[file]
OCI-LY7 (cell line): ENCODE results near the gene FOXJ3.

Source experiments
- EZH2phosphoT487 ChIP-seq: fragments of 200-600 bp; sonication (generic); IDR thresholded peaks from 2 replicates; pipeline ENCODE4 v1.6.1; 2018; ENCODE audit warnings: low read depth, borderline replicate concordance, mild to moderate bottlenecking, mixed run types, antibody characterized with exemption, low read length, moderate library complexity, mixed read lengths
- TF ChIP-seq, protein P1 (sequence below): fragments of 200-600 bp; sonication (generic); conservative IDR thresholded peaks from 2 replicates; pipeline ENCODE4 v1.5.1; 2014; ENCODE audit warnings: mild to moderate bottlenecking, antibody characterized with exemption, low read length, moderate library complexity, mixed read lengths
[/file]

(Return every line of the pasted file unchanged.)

OCI-LY7 (cell line): ENCODE results near the gene FOXJ3.

Source experiments
- EZH2phosphoT487 ChIP-seq: fragments of 200-600 bp; sonication (generic); IDR thresholded peaks from 2 replicates; pipeline ENCODE4 v1.6.1; 2018; ENCODE audit warnings: low read depth, borderline replicate concordance, mild to moderate bottlenecking, mixed run types, antibody characterized with exemption, low read length, moderate library complexity, mixed read lengths
- TF ChIP-seq, protein P1 (sequence below): fragments of 200-600 bp; sonication (generic); conservative IDR thresholded peaks from 2 replicates; pipeline ENCODE4 v1.5.1; 2014; ENCODE audit warnings: mild to moderate bottlenecking, antibody characterized with exemption, low read length, moderate library complexity, mixed read lengths